War of the Rebellion: Serial 109 Page 0388 SW., VA., KY., TENN., MISS., ALA., W. FLA., & N. GA. Chapter LXIV.

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Elk. The water in my road took the wagon beds, but we do not consider that an obstruction in this corps. I have not heard from Sheridan since his arrival at Cowan. He has not fired a shot. I am expecting news from him every moment of importance; it will be forwarded. Cleburne's division, with a considerable wagon train, passed here yesterday. Prominent rebels say here they intend to fight at Bridgeport. I will hold myself here until I know the wishes of the general commanding. I sent 250 bushels of corn to the mill and will soon have plenty of meal. I have captured some salt and cows: chickens, vegetables, plenty; hay, wheat and corn in small quantities for animals. I am pretty well off. Sheridan is rationed to the 12th instant. Stearns was buried here yesterday.

I am, very respectfully, your obedient servant,

A. McD. McCOOK,

Major-General, Commanding.

[23.]

WINCHESTER, July 3, 1863-4 p. m.

General SHERIDAN:

General McCook directs me to say to you that the general commanding the department is much delighted with the manner in which you conducted the advance yesterday and to-day. One thousand cavalry, under Colonel Watkins, were ordered to report to you this morning. If you can make them useful, push them forward. Do what you wish with them. The general does not think you will gain any advantage by taking your command up into the mountains. Corps headquarters will be at Winchester to-night.*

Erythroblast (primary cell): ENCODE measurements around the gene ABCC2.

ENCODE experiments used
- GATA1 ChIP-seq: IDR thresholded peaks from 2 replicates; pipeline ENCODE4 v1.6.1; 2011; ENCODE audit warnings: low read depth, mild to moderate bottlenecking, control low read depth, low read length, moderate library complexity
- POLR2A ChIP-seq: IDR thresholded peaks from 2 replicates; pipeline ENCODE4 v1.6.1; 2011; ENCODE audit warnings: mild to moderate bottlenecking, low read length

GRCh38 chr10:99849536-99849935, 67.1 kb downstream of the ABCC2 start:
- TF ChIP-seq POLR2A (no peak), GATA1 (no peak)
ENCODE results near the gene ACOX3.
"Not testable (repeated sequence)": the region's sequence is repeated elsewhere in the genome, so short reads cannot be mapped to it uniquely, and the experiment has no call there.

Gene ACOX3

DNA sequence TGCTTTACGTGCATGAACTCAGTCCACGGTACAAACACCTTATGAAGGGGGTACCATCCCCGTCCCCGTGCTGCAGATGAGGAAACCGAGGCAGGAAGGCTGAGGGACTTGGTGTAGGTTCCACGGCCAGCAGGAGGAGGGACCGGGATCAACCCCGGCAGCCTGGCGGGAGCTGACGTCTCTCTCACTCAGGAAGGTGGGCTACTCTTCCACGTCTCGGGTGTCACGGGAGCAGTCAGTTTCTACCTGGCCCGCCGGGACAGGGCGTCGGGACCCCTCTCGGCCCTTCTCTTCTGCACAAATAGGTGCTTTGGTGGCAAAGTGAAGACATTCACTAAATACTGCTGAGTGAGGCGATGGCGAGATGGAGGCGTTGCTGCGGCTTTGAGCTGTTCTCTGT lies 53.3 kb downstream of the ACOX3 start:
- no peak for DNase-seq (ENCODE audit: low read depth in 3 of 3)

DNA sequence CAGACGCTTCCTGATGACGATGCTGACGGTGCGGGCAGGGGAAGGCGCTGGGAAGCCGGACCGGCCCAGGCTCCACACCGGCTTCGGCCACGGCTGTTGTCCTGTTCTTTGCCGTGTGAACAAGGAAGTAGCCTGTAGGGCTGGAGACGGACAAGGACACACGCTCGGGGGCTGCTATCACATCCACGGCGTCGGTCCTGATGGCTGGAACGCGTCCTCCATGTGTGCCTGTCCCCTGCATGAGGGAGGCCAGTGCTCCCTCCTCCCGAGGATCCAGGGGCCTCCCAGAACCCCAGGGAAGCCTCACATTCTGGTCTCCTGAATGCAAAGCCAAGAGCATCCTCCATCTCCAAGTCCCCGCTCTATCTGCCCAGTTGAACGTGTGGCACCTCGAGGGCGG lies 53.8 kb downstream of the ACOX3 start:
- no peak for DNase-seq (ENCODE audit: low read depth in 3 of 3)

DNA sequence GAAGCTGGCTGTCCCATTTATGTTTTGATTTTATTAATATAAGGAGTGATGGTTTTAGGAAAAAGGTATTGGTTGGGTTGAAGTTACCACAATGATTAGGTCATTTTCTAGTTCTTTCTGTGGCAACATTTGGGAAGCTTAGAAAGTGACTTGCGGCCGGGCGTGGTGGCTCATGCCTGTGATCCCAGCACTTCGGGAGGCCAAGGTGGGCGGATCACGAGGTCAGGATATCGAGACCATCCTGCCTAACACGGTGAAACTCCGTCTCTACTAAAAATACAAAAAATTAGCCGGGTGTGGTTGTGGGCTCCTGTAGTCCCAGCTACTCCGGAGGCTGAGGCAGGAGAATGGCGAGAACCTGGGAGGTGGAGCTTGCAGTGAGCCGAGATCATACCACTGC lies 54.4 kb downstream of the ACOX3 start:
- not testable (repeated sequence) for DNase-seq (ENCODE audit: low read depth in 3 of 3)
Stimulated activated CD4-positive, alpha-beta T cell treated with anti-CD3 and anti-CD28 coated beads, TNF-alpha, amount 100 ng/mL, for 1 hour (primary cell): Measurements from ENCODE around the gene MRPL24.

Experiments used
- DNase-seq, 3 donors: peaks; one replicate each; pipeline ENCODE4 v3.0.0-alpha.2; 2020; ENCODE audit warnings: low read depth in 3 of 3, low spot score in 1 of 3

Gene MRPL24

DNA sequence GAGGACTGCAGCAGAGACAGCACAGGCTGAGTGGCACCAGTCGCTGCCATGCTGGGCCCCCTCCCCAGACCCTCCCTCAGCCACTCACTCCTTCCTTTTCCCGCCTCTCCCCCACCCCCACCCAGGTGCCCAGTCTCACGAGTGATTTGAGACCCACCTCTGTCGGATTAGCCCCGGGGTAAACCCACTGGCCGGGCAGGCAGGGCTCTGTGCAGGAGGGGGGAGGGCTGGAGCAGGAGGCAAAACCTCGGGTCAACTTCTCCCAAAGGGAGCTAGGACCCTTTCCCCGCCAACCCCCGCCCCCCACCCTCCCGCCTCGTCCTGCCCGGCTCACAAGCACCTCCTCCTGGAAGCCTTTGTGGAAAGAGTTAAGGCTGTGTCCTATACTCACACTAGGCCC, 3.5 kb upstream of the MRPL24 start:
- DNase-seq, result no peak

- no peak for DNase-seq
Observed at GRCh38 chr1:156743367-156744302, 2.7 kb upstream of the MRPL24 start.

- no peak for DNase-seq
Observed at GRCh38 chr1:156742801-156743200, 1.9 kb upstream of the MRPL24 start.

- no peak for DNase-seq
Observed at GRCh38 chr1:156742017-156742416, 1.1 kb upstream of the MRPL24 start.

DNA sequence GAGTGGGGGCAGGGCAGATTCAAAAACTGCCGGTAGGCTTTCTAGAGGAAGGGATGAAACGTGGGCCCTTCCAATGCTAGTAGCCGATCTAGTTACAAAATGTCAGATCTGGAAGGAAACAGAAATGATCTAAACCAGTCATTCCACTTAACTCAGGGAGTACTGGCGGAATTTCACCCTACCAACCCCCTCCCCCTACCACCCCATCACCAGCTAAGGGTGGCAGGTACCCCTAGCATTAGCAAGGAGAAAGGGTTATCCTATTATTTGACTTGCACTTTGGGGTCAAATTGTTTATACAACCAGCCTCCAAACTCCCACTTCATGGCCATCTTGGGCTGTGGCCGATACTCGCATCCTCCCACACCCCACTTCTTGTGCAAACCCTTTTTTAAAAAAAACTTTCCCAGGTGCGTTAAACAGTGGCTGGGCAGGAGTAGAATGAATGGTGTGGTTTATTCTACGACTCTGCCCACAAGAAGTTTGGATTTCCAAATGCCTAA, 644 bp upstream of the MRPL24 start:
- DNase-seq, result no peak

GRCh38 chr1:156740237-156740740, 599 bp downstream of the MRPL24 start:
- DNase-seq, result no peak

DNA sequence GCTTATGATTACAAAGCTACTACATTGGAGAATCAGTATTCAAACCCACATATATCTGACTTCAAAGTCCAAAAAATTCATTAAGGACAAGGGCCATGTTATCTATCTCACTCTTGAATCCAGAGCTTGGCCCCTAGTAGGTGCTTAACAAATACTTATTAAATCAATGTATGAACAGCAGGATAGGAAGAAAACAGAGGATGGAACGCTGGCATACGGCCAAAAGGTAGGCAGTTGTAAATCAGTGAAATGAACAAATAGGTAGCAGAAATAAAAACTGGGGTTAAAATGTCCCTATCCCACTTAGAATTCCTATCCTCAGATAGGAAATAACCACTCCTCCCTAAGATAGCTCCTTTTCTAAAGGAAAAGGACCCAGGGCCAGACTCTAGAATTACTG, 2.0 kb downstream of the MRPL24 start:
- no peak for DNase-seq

Very respectfully, your obedient servant,

G. P. THRUSTON,

Assistant Adjutant-General and Chief of Staff.

[23.]

HEADQUARTERS TWENTY-FIRST ARMY CORPS,

Hillsborough, July 3, 1863-9.30 a. m.

Brigadier-General GARFIELD,

Chief of Staff, Department of the Cumberland:

SIR: I wrote you on my return here at 9 p. m. yesterday,+ and this morning at 6.30 received your dispatch of 1.30 a m. ++ ordering me to proceed again to Pelham with Wood's division. I am resting the men, and in half an hour, if I do not receive other instructions from you, shall march back to Pelham. I delay this march not only for the men's sake, who have marched three hours already, but in the hope of receiving further advices from you in reply to my two dispatches of yesterday, dated 7 a. m. and 9 p. m., respectively. My men's rations, especially bread, are all but exhausted, much having been destroyed in bread the men will soon sicken. I have heard nothing from General Palmer since yesterday morning, but have sent scouts out in the hope of opening communication with him.

Very respectfully, your obedient servant,

T. L. CRITTENDEN,

Major-General, Commanding.

[23.]

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* See Sheridan's report, VOL. XXII, Part I, p. 513.

+ See p. 386.

+ See VOL. XXIII, Part II, p. 508.

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